Wednesday, 19 March 2014

Geographers' gadgets: notebooks
Sadly this image doesn't come on a notebook...
by Jane Bunting

This week is kind of quiet around the Department - the second years are away on their overseas field study weeks, along with just over half the academics, the first years have mostly gone home for a break (hopefully with plenty of reading to catch up on, since it is technically reading week for them) and the third years are working away on their dissertations.  Watching the different teams get their equipment together and listening to students (and colleagues) swapping the usual "my trip will be more work/more fun/sunnier than your trip" banter reminded me again of just how varied our subject is.  We study... well, pretty much anything that comes our way.  Geographers don't just study the world, we poke our noses into every corner of the world of study.  However, the field trips also point up things we have in common.  The students are going overseas to experience places on their own terms, to try to observe objectively what happens, to compare it with what happens in other places, and then to understand something of why and how it happens, whether "it" is a piece of public art, a type of agriculture or a distinctive rock formation.  Observation, then trying to understand what we see, then trying to explain that understanding to other people, lies at the heart of the business of being a geographer.

Stationery lust objects.  I WANT THEM ALL.
Asked to write a post at short notice, I decided to write about some of the tools I use as a GEESologist, then realised that just the list would take up most of the post!  So perhaps we can have a series, along with the "my story" series... we all have our favourite pieces of kit.  I get that "ooooooo, Jane waaannnnttttt" reaction some women get at the sight of Jimmy Choos to a really well-made collapsible quadrat, to almost anything in the latest Nikon microscopy catalogue or Van Walt field soil sampler catalogue... and to a really decent notebook.  Last week one of our colleagues arrived at the Departmental Meeting with a brand new Moleskine notebook - a rich red, A5 one.  At least half a dozen people watched with varying degrees of envy as he removed the plastic, snapped back the elastic, and smoothed open that first all-important page. One of the nice things about working as a GEES-ologist is being around other people who share some quirks with me!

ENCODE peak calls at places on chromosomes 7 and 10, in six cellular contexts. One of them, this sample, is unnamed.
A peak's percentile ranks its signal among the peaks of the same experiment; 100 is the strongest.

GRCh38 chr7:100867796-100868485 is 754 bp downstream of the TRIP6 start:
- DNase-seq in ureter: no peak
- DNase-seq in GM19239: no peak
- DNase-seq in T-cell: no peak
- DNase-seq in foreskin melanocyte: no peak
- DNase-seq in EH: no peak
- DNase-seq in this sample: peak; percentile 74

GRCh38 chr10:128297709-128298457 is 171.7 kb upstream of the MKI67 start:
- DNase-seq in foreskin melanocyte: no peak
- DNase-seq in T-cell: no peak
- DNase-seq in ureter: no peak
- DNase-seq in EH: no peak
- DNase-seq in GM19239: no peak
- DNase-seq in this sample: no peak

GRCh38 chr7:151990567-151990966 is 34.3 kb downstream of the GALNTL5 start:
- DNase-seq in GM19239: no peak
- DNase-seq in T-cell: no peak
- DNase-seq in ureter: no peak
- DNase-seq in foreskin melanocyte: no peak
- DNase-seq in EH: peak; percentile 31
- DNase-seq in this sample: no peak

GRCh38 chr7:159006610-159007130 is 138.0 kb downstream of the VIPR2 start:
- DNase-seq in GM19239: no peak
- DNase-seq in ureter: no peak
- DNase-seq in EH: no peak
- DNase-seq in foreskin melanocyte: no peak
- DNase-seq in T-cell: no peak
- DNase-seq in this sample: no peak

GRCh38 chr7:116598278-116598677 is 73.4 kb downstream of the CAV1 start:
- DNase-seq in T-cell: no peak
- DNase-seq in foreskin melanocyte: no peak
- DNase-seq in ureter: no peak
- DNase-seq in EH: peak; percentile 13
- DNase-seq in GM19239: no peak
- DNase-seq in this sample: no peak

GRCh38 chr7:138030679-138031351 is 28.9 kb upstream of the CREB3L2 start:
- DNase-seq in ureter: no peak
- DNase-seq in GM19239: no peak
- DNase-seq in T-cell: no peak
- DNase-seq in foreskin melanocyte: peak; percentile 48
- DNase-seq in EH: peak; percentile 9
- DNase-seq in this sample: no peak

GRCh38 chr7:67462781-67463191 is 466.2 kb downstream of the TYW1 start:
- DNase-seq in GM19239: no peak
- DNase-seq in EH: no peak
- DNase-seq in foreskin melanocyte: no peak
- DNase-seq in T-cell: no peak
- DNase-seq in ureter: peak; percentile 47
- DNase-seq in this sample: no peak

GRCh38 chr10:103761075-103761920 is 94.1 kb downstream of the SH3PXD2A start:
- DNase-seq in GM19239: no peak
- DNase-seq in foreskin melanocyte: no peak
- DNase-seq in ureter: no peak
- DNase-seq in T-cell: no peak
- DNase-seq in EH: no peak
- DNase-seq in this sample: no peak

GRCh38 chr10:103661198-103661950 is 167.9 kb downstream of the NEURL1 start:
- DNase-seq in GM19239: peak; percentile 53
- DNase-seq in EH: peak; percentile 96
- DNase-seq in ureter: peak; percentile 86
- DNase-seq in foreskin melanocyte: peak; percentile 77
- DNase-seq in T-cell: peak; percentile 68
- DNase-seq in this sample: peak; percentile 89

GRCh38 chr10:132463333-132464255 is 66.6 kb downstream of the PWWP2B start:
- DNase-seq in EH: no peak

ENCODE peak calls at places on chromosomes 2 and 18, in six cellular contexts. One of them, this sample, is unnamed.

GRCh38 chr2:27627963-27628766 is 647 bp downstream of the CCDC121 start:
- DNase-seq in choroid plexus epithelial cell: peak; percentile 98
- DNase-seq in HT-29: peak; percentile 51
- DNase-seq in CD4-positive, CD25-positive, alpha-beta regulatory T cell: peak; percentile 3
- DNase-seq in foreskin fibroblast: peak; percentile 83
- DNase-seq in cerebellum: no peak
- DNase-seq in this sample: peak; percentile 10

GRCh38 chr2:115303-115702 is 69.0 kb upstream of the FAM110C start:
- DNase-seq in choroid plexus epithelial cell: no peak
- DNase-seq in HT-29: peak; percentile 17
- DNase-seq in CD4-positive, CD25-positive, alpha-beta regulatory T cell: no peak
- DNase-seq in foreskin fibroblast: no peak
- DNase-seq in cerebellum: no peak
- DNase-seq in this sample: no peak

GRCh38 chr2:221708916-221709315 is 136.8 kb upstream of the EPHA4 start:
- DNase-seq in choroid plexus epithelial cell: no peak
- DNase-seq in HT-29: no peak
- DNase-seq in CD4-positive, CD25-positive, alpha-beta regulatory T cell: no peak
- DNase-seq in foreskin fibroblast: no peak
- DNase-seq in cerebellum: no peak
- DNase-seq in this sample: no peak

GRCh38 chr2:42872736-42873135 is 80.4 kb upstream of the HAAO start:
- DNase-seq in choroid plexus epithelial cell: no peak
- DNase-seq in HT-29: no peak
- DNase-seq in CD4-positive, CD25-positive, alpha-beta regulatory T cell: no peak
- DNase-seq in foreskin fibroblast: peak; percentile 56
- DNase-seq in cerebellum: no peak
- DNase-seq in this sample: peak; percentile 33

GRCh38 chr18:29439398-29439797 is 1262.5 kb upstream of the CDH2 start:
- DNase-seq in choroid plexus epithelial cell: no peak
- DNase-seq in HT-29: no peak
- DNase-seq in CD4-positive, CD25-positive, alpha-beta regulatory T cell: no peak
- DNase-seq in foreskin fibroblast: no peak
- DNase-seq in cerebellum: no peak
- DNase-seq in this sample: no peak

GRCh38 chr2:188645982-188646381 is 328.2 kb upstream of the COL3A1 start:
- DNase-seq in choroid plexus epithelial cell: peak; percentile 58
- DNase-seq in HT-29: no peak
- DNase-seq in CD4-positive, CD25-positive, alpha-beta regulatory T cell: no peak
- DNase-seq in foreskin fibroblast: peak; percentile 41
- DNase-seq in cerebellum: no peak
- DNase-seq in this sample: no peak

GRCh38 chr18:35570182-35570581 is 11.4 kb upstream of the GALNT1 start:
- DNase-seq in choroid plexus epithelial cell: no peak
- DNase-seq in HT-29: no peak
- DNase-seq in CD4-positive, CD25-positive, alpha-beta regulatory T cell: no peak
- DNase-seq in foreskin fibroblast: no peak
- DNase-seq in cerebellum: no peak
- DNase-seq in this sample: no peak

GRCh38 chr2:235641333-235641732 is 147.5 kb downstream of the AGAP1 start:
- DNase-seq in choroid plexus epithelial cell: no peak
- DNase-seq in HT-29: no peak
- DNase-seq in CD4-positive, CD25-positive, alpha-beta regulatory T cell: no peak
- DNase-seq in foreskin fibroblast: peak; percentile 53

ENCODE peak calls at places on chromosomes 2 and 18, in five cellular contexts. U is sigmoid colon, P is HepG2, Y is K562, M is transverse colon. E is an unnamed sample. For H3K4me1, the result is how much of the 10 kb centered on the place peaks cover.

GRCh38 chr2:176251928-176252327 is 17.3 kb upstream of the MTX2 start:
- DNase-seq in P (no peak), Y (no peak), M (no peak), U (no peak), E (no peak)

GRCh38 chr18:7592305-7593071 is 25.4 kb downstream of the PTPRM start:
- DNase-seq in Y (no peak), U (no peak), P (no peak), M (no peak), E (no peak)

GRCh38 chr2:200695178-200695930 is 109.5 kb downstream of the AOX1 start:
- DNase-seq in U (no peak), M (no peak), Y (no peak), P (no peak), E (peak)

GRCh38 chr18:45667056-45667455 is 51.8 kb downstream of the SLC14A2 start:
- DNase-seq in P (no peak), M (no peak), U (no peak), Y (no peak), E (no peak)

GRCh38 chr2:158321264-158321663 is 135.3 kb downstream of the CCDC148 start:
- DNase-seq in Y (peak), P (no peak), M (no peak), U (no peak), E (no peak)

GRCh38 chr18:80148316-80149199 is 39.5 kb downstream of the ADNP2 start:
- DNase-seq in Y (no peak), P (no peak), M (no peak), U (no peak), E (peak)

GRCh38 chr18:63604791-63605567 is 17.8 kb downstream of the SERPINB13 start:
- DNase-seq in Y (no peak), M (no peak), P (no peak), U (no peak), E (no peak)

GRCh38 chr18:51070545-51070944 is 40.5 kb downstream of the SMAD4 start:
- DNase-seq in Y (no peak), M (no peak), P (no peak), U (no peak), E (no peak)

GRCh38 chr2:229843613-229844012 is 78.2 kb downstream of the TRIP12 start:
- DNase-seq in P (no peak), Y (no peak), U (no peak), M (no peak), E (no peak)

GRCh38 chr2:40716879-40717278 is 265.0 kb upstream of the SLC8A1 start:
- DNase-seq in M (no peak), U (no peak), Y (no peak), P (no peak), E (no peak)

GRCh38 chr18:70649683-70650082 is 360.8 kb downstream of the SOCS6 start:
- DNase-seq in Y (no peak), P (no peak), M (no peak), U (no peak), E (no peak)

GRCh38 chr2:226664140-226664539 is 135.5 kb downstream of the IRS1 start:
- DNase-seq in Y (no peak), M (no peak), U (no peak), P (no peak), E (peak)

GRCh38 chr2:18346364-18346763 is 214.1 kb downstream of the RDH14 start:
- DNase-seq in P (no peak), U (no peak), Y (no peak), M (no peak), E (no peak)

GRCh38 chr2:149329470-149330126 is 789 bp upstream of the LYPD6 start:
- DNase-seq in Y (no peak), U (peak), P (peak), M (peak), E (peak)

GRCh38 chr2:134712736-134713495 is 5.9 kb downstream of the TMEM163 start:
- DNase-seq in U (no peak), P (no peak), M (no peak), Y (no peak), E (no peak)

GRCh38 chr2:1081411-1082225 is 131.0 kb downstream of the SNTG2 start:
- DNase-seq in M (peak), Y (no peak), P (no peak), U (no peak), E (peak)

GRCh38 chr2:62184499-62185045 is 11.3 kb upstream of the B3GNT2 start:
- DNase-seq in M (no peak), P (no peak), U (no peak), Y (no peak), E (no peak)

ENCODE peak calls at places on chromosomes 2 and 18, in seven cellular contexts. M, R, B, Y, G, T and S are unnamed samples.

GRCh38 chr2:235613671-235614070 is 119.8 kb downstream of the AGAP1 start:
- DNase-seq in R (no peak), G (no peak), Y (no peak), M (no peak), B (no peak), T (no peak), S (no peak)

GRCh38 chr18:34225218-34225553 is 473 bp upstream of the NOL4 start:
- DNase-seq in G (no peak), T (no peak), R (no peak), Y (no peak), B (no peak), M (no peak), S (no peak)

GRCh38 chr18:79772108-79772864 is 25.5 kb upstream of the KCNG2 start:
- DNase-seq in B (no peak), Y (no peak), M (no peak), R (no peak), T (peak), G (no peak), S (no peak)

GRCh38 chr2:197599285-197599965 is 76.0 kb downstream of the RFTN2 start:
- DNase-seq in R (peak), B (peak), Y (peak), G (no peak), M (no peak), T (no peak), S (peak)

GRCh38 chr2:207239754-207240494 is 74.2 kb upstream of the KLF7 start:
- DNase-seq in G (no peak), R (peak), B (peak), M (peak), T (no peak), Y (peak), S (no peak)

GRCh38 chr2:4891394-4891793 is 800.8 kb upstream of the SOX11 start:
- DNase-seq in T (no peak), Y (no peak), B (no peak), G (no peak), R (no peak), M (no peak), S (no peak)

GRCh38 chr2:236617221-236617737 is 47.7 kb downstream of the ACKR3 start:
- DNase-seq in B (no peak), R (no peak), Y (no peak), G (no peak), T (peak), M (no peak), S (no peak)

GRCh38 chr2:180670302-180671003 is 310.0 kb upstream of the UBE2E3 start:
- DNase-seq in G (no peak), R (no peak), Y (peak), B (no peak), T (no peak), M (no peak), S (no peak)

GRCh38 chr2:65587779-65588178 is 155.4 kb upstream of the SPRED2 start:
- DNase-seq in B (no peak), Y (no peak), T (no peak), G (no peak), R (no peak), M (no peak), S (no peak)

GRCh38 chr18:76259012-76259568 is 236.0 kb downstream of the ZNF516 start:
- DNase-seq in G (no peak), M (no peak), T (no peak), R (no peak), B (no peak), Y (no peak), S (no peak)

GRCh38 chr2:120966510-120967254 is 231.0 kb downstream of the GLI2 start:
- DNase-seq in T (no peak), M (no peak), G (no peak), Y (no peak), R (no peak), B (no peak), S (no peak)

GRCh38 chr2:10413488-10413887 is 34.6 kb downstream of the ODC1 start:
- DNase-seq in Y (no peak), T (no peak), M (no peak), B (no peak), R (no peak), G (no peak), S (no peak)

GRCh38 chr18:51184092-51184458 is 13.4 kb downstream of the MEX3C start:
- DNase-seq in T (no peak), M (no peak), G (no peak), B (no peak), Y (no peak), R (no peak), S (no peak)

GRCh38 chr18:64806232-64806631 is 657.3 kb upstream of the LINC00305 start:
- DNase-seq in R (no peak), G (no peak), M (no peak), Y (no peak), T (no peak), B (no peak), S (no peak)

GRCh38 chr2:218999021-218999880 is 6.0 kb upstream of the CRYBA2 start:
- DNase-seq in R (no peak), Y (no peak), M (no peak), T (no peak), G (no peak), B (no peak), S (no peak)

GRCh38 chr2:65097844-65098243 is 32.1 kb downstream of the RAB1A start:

As a youngster, I had a bit of an obsession with stationery, and would regularly spend my pocket money on notebooks, pens, stickers and so on.  I especially liked notebooks, and often made my own by cutting scrap paper to size, sewing a binding, making and decorating the cover...  Actually that should be in the present tense: I like notebooks.  There are about twenty empty notebooks of various kinds stashed in a drawer in my house and another 30 or so around the office at work.  Notebooks are neat, and I like to know I'm not in danger of running out any time soon.  I'm clearly not alone: in searching for images for this post, I came across a blog devoted to notebooks - oh dear, another procrastination location for me!  

One essential supply item for the undergrad field trips is the issuing of the Field Notebook, a.k.a. Field Diary.  This emphasised to me that, like all scientists, our most basic toolkit consists of our ability to observe what is actually there in the world, and to record our immediate observations for later consideration.  I find myself frequently telling students that they need to have "something to write ON and something to write WITH" for classes, field trips, meetings etc. and the same is definitely true of the professional GEESologist, even if some are beginning to transfer these functions to a virtual electronic notebook.
A page from Lyell's 1840 field notes

a page from Darwin's field notebook
The notebook tradition is quite well established - the picture on the right is a page from Darwin's notebooks kept during the Voyage of the Beagle, and on the left a page from Lyell's 1840 notebook.  Clearly the tradition of quick sketches and crossings out has a decent history!  Darwin wrote:
'Let the collector's motto be, "Trust nothing to the memory;" for the memory becomes a fickle guardian when one interesting object is succeeded by another still more interesting.'
Technology, I'm pleased to say, HAS moved on a little - the mechanical pencil (removing the need for carrying a pencil sharpener in the field), the gel or cartridge pen  (ink without the bottle!) and best of all the waterproof notebook all make it easier to take notes under field conditions - but observation, and the recording of observation, is still and always will be at the heart of the GEES-ologist's toolkit.

No comments:

Post a Comment